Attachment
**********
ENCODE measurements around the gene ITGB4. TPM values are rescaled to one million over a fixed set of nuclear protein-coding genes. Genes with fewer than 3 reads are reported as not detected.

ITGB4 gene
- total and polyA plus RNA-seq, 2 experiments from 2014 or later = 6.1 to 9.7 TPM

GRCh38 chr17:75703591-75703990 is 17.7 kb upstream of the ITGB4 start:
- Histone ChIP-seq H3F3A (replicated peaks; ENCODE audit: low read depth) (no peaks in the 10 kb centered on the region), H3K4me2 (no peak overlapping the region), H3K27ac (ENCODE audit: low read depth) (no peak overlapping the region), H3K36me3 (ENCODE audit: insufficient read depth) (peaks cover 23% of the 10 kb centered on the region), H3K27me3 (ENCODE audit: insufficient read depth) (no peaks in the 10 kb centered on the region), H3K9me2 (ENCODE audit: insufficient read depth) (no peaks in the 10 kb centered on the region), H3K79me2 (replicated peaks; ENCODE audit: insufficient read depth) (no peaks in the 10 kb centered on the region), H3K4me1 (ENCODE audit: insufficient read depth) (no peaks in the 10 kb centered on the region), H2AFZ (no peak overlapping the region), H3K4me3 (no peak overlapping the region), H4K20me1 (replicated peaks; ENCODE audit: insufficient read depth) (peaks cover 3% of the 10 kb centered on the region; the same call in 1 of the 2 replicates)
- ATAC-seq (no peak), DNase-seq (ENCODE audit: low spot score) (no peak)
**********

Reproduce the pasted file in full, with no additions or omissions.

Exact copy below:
ENCODE measurements around the gene ITGB4. TPM values are rescaled to one million over a fixed set of nuclear protein-coding genes. Genes with fewer than 3 reads are reported as not detected.

ITGB4 gene
- total and polyA plus RNA-seq, 2 experiments from 2014 or later = 6.1 to 9.7 TPM

GRCh38 chr17:75703591-75703990 is 17.7 kb upstream of the ITGB4 start:
- Histone ChIP-seq H3F3A (replicated peaks; ENCODE audit: low read depth) (no peaks in the 10 kb centered on the region), H3K4me2 (no peak overlapping the region), H3K27ac (ENCODE audit: low read depth) (no peak overlapping the region), H3K36me3 (ENCODE audit: insufficient read depth) (peaks cover 23% of the 10 kb centered on the region), H3K27me3 (ENCODE audit: insufficient read depth) (no peaks in the 10 kb centered on the region), H3K9me2 (ENCODE audit: insufficient read depth) (no peaks in the 10 kb centered on the region), H3K79me2 (replicated peaks; ENCODE audit: insufficient read depth) (no peaks in the 10 kb centered on the region), H3K4me1 (ENCODE audit: insufficient read depth) (no peaks in the 10 kb centered on the region), H2AFZ (no peak overlapping the region), H3K4me3 (no peak overlapping the region), H4K20me1 (replicated peaks; ENCODE audit: insufficient read depth) (peaks cover 3% of the 10 kb centered on the region; the same call in 1 of the 2 replicates)
- ATAC-seq (no peak), DNase-seq (ENCODE audit: low spot score) (no peak)